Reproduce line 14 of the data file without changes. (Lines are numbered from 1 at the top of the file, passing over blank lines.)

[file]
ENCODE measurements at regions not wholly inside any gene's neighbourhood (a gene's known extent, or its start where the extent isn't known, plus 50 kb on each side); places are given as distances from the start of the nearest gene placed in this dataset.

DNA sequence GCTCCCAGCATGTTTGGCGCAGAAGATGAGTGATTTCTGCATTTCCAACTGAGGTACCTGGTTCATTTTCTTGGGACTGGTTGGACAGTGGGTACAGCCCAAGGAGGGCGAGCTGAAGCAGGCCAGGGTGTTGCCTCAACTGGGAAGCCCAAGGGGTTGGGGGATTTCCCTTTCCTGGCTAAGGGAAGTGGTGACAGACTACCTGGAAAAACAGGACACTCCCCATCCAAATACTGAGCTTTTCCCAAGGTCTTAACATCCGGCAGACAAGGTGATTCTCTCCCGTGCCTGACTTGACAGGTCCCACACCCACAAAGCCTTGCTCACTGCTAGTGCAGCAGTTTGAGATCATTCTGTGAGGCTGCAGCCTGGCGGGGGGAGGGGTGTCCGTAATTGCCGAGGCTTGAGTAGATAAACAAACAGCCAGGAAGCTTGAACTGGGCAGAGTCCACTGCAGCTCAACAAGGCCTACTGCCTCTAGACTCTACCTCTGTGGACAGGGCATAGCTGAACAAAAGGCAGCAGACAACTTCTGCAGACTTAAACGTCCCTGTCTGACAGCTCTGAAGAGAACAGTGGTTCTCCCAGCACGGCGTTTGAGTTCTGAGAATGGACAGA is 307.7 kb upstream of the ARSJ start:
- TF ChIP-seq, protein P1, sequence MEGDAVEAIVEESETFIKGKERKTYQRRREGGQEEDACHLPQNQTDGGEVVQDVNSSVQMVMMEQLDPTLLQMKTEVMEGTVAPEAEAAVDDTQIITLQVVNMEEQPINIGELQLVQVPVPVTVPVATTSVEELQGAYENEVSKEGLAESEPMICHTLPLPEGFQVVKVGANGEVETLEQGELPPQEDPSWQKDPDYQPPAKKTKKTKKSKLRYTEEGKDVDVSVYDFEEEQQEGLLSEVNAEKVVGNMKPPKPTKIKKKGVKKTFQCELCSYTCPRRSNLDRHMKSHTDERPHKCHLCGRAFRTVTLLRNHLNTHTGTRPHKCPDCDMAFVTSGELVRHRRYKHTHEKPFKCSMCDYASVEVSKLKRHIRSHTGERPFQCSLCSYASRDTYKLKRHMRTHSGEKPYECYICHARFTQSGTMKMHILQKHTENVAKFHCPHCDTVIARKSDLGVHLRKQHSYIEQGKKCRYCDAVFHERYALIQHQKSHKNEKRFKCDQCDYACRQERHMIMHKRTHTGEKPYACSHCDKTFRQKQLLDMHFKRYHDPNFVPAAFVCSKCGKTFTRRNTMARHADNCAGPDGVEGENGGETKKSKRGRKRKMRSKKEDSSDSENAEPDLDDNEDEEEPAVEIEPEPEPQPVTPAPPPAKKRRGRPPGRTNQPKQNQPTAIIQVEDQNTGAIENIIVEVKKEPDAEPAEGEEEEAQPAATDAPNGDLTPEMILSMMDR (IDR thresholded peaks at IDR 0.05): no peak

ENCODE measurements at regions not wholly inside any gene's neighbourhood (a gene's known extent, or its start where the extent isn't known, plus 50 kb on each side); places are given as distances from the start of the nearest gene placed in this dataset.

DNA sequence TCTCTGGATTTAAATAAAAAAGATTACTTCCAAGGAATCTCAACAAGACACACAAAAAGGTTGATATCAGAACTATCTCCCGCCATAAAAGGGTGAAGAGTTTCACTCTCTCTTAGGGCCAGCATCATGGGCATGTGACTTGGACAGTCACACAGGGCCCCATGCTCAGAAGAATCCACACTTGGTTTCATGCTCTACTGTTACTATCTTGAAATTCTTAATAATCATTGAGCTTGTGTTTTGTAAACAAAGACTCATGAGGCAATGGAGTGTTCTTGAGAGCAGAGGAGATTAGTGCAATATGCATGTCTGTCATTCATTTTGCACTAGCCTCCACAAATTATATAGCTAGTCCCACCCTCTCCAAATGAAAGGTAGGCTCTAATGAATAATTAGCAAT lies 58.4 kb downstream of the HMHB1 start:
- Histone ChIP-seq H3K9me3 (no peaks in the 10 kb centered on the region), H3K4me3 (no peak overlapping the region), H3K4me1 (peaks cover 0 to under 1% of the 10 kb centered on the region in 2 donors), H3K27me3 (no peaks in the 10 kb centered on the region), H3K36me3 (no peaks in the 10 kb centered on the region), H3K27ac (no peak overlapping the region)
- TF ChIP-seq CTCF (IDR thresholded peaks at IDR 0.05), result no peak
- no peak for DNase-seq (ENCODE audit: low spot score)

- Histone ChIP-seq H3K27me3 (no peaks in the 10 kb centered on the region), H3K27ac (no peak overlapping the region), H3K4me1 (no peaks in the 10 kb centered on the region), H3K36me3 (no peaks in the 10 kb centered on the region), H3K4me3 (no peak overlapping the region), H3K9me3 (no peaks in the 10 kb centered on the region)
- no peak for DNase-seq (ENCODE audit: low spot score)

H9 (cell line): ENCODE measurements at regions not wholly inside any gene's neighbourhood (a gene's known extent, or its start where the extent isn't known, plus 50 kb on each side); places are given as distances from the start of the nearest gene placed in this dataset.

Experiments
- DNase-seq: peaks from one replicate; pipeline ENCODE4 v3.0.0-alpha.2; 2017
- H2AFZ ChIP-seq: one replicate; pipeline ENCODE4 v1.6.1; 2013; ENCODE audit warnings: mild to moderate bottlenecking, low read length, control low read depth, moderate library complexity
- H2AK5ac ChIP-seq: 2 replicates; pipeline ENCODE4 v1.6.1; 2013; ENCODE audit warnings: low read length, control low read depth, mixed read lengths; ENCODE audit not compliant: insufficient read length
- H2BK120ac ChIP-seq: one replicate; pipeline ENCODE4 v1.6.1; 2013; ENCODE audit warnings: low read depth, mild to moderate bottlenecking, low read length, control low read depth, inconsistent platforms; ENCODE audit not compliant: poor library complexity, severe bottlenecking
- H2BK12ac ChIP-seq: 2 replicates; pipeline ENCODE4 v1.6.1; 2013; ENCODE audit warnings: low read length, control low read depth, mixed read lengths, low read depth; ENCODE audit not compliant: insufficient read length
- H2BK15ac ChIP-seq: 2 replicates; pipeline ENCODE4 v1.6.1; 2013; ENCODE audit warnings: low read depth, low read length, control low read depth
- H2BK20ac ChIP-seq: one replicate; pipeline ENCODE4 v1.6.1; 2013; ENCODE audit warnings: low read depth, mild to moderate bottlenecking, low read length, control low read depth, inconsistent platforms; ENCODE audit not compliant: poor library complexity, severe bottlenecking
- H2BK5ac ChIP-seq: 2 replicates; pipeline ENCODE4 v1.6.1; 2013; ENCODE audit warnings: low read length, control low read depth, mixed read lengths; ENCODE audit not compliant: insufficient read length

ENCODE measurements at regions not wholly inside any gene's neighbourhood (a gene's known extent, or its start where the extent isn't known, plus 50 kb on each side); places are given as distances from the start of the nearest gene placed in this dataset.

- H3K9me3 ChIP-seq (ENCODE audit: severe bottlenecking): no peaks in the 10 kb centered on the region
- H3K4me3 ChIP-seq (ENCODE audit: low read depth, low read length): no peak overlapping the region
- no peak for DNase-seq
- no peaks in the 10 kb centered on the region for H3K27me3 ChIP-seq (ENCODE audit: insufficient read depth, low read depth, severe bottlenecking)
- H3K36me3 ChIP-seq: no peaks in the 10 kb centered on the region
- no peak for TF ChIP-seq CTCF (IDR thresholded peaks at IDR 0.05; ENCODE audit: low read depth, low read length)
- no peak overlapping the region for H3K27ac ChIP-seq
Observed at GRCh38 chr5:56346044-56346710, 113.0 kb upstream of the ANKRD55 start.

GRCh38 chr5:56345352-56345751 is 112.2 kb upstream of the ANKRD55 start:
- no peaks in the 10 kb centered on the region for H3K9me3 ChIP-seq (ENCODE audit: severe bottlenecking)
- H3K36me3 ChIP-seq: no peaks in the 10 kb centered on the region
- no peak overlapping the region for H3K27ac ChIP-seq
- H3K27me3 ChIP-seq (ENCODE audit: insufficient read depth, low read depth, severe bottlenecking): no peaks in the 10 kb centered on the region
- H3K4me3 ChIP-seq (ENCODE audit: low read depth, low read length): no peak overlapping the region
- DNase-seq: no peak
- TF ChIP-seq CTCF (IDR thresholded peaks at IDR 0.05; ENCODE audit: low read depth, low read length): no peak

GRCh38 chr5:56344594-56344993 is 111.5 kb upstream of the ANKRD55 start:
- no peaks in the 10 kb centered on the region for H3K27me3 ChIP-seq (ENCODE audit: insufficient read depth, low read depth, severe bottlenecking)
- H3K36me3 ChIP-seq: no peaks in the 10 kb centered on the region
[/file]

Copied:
- H2AFZ ChIP-seq: one replicate; pipeline ENCODE4 v1.6.1; 2013; ENCODE audit warnings: mild to moderate bottlenecking, low read length, control low read depth, moderate library complexity